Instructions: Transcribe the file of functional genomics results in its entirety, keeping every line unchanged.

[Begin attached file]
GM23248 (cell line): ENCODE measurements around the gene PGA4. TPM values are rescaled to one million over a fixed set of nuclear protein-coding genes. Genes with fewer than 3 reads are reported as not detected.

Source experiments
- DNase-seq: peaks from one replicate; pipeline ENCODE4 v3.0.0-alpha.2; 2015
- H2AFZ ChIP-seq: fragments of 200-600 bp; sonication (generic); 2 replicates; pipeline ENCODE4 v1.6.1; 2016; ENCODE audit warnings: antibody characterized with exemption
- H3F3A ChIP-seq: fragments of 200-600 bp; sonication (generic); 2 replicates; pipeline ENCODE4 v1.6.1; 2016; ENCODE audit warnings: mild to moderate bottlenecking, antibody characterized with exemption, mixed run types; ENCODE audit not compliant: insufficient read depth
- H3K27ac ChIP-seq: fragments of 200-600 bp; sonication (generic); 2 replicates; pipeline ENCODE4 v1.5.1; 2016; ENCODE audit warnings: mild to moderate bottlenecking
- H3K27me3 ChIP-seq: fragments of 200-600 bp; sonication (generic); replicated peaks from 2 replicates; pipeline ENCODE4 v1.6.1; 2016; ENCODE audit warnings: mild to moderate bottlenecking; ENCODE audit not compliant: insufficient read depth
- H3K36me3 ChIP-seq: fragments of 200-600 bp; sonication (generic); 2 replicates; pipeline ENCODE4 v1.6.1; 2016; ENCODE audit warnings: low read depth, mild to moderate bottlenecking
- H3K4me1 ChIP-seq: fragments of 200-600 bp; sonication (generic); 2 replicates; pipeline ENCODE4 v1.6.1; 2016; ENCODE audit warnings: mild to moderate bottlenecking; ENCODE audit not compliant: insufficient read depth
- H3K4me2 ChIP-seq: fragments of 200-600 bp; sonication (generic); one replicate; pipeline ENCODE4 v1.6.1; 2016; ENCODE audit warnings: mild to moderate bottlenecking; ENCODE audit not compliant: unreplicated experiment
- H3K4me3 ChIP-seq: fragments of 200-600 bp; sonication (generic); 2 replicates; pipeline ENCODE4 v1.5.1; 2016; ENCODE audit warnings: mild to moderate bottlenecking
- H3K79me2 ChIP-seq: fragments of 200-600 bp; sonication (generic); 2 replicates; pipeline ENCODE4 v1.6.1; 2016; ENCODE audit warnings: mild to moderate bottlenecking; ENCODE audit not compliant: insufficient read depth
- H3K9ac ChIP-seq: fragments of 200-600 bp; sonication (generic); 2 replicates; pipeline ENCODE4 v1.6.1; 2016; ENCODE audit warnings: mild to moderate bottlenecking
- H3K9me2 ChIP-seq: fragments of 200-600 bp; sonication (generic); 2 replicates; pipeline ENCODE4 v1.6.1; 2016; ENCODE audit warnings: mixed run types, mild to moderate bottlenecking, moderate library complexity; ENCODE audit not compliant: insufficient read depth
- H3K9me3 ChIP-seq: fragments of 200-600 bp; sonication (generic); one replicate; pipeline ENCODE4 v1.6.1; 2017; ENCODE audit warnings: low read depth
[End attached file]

GM23248 (cell line): ENCODE measurements around the gene PGA4. TPM values are rescaled to one million over a fixed set of nuclear protein-coding genes. Genes with fewer than 3 reads are reported as not detected.

Source experiments
- DNase-seq: peaks from one replicate; pipeline ENCODE4 v3.0.0-alpha.2; 2015
- H2AFZ ChIP-seq: fragments of 200-600 bp; sonication (generic); 2 replicates; pipeline ENCODE4 v1.6.1; 2016; ENCODE audit warnings: antibody characterized with exemption
- H3F3A ChIP-seq: fragments of 200-600 bp; sonication (generic); 2 replicates; pipeline ENCODE4 v1.6.1; 2016; ENCODE audit warnings: mild to moderate bottlenecking, antibody characterized with exemption, mixed run types; ENCODE audit not compliant: insufficient read depth
- H3K27ac ChIP-seq: fragments of 200-600 bp; sonication (generic); 2 replicates; pipeline ENCODE4 v1.5.1; 2016; ENCODE audit warnings: mild to moderate bottlenecking
- H3K27me3 ChIP-seq: fragments of 200-600 bp; sonication (generic); replicated peaks from 2 replicates; pipeline ENCODE4 v1.6.1; 2016; ENCODE audit warnings: mild to moderate bottlenecking; ENCODE audit not compliant: insufficient read depth
- H3K36me3 ChIP-seq: fragments of 200-600 bp; sonication (generic); 2 replicates; pipeline ENCODE4 v1.6.1; 2016; ENCODE audit warnings: low read depth, mild to moderate bottlenecking
- H3K4me1 ChIP-seq: fragments of 200-600 bp; sonication (generic); 2 replicates; pipeline ENCODE4 v1.6.1; 2016; ENCODE audit warnings: mild to moderate bottlenecking; ENCODE audit not compliant: insufficient read depth
- H3K4me2 ChIP-seq: fragments of 200-600 bp; sonication (generic); one replicate; pipeline ENCODE4 v1.6.1; 2016; ENCODE audit warnings: mild to moderate bottlenecking; ENCODE audit not compliant: unreplicated experiment
- H3K4me3 ChIP-seq: fragments of 200-600 bp; sonication (generic); 2 replicates; pipeline ENCODE4 v1.5.1; 2016; ENCODE audit warnings: mild to moderate bottlenecking
- H3K79me2 ChIP-seq: fragments of 200-600 bp; sonication (generic); 2 replicates; pipeline ENCODE4 v1.6.1; 2016; ENCODE audit warnings: mild to moderate bottlenecking; ENCODE audit not compliant: insufficient read depth
- H3K9ac ChIP-seq: fragments of 200-600 bp; sonication (generic); 2 replicates; pipeline ENCODE4 v1.6.1; 2016; ENCODE audit warnings: mild to moderate bottlenecking
- H3K9me2 ChIP-seq: fragments of 200-600 bp; sonication (generic); 2 replicates; pipeline ENCODE4 v1.6.1; 2016; ENCODE audit warnings: mixed run types, mild to moderate bottlenecking, moderate library complexity; ENCODE audit not compliant: insufficient read depth
- H3K9me3 ChIP-seq: fragments of 200-600 bp; sonication (generic); one replicate; pipeline ENCODE4 v1.6.1; 2017; ENCODE audit warnings: low read depth